Blogust 2018: The Series, Topic Tuesdays: Raw & Personal

Day 7: Let’s Talk About Mental Health Medication.

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Hey guys, welcome back to TNTH.

Yeah, I know, it’s another mental health related post. I get it. Maybe that’s what you guys are thinking, or maybe that’s just my misconception and just my worries talking because let’s face it for the umpteenth time: I have some severe anxiety.

Not everyone in my life knows this, but there are some who know my anxiety to the exact extent. I guess what I’m trying to say to you (and to myself ) that I shouldn’t care if I’m sharing too much about myself or too much about my anxiety; this is a very important part of my life and it’s a very real part as I’m trying to deal with it, and life that continues to go on around me.

I should’ve saved this topic as a voiceless rant, but let’s save that post for something more positive and upbeat…

Anyway, things with me personally haven’t been the greatest. I’ve gotten into arguments with those around me, I’m anxious way more than I used to be, and my mental health seems to be taking a detour from the road to recovery. The journey has not been easy for me.

Before I started to get more in deep with therapy, I had a conversation with my mother about the potential use of medication to help ease with my anxiety. Already having a family member on medication for their own personal reasons, I’ve singlehandedly saw how life was before and after the medication for this person. In my opinion, it hasn’t been that bad. I’ve seen improvements here and there and to a certain degree, I see this person being a lot stronger than I am since starting. Again, I could be completely wrong, but on the outside, I saw a difference. But I brought up this situation with my mother telling her the opposite: I didn’t want to take medication for my anxiety.

It isn’t rare to have people around you who haven’t visited a therapist and a psychiatrist and got prescribed medication for their mental health. In the past couple of years, I’ve gotten to know a handful of people who went through the process, took medication, but ultimately found their conditions to be worse. Some people got addicted to their medication because it made them feel good and wanted to feel good all the time. Some of these people who were treated for depression felt even more depressed taking the medication, even to the point where they began to have suicidal tendencies. That’s what scares me the most.

I know every person is different, and every person even with the same mental disorder are on different spectrums on it, but for some reason, I’m just afraid to risk myself in hopes of “feeling better” and “coping my anxiety” on a pill you take every morning for the rest of your life. I feel like that’s not me coping with it, in all honesty. It’ll feel like I’ve given up on trying to fix things on my own, and now rely on a pill to do the work for me.

But I know that’s not the truth.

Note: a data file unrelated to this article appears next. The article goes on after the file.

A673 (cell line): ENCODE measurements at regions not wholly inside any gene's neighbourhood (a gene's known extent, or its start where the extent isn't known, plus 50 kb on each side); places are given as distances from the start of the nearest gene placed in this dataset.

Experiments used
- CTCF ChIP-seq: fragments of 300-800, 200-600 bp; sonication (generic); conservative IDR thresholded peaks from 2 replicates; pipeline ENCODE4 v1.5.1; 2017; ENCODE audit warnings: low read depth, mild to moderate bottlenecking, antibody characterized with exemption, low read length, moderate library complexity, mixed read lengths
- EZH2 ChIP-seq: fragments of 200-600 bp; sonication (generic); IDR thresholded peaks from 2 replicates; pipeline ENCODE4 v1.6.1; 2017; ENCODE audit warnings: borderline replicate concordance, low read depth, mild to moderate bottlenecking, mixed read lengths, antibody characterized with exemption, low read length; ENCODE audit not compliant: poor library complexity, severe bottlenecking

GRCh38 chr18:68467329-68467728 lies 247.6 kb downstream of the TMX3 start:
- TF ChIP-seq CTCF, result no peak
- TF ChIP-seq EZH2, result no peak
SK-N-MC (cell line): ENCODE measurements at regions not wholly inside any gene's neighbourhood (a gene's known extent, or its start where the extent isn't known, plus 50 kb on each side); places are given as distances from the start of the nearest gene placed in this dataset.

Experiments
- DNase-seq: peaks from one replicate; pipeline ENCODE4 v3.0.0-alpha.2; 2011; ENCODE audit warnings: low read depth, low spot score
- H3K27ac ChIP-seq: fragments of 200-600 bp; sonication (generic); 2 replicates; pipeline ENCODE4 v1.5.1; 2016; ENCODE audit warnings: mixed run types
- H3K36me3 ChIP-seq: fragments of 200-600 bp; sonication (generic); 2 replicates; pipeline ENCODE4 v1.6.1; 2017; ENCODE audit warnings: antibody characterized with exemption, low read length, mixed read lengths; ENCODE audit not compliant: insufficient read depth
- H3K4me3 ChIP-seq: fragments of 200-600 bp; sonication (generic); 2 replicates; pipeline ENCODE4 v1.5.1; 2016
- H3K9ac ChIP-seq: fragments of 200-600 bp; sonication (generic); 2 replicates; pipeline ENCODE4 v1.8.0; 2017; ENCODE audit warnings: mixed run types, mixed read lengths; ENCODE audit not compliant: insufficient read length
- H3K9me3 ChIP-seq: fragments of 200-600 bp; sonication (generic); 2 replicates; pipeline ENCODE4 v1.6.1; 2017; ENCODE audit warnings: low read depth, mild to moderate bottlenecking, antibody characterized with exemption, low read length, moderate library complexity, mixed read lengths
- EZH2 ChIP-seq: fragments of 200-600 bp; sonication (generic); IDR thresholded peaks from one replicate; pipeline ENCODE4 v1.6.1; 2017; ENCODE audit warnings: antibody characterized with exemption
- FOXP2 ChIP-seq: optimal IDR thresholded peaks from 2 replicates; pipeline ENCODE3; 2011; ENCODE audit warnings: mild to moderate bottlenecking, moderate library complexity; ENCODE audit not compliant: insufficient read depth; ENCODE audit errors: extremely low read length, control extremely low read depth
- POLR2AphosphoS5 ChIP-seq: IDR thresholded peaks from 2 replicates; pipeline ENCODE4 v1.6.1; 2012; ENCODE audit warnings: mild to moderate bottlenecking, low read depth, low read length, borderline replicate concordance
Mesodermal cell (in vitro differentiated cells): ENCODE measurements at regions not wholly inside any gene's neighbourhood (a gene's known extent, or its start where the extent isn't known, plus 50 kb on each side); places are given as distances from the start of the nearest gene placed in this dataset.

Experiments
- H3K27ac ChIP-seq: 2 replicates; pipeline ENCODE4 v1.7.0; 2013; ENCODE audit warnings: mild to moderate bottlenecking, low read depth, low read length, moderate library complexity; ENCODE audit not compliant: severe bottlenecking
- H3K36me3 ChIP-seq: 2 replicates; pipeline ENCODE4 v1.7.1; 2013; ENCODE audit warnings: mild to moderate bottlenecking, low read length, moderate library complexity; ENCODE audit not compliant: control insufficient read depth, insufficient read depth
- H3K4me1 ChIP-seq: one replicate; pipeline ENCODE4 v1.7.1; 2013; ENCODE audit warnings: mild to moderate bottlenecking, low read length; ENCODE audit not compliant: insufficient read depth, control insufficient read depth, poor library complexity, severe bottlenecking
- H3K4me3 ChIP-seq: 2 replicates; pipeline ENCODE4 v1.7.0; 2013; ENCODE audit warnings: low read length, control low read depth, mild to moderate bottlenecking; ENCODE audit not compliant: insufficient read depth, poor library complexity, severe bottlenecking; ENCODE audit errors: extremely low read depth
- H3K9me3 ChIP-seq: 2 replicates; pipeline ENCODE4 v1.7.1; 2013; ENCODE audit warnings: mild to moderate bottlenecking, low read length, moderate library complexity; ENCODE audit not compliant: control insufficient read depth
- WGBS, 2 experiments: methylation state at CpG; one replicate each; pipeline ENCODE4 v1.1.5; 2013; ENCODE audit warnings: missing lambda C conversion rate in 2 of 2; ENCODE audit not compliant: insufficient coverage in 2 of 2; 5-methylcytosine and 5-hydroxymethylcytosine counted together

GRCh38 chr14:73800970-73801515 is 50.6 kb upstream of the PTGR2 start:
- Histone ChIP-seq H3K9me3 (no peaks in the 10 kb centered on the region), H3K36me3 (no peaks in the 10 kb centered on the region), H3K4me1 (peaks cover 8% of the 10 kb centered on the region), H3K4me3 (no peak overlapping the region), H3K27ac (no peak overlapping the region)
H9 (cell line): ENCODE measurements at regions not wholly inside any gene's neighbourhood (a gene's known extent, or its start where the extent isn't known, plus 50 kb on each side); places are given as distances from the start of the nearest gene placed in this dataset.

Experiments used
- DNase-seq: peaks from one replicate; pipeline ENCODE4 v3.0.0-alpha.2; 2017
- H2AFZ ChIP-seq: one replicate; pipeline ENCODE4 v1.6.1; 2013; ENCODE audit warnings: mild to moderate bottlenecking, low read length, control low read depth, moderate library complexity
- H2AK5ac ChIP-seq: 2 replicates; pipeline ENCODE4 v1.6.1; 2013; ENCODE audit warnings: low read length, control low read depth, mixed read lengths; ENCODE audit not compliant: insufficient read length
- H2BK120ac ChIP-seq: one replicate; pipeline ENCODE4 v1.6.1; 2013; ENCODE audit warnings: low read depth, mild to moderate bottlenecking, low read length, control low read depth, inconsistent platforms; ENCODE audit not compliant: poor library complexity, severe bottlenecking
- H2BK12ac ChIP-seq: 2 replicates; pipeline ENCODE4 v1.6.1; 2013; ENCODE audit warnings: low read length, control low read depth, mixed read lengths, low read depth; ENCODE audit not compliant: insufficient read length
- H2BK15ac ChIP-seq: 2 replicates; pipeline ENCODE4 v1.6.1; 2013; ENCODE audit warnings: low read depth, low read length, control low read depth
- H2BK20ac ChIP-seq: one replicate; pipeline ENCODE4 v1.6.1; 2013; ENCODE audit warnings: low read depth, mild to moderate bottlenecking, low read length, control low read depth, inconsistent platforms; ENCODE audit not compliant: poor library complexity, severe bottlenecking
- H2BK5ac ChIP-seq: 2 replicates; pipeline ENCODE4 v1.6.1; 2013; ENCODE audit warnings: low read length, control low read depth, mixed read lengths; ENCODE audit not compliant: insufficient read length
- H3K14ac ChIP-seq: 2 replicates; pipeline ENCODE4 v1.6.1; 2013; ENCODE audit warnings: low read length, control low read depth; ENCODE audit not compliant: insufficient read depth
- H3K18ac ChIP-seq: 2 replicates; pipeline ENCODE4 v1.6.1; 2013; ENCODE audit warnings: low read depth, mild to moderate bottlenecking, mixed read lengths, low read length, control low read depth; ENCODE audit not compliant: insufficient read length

Many people on medication regarding their mental disorders have to depend on their medication because it helps them live their lives. It makes their lives a lot easier to live without the imbalance of chemicals in their mind fucking shit up for them. It makes living a better experience for them, and it makes some of the toughest days a little more bearable to live. There are a million reasons why and how people live their lives on mental health medication, some of which have more than one mental disorder.

I mean, we all get treated for the illnesses and diseases and the sicknesses we have physically with medication. Some women take medication to prevent pregnancy, to ease the pain during their periods, and those who suffer from PCOS. People take medication to take care of other important organs in the body, so why are people so hesitant to at least try to take medication for their brain? Of course, the reasons vary for everyone, but doesn’t the myths of mental health medication kind of add-on to the stigma that mental health already has?

Although the conversations about mental health are beginning, there will still be people who will tend to judge or tell you things about mental health that simply aren’t true. No, being diagnosed with a mental disorder doesn’t make you crazy, taking medication doesn’t make you crazy or a hazard to society, and seeking help isn’t a sign of weakness. But you all already know that if you are active readers of TNTH.

I guess what I’m trying to say is that the conversation about taking medication needs to begin with yourself. Do you feel like you can handle your disorders on your own without the need of medication? Are you just going through a rough time in your life which is causing things to worsen? Are you giving up on yourself too soon without giving yourself the proper time to see if you can handle things on your own? Are you holding yourself back from getting better because of your fears about mental health medication?

-Liz. (:

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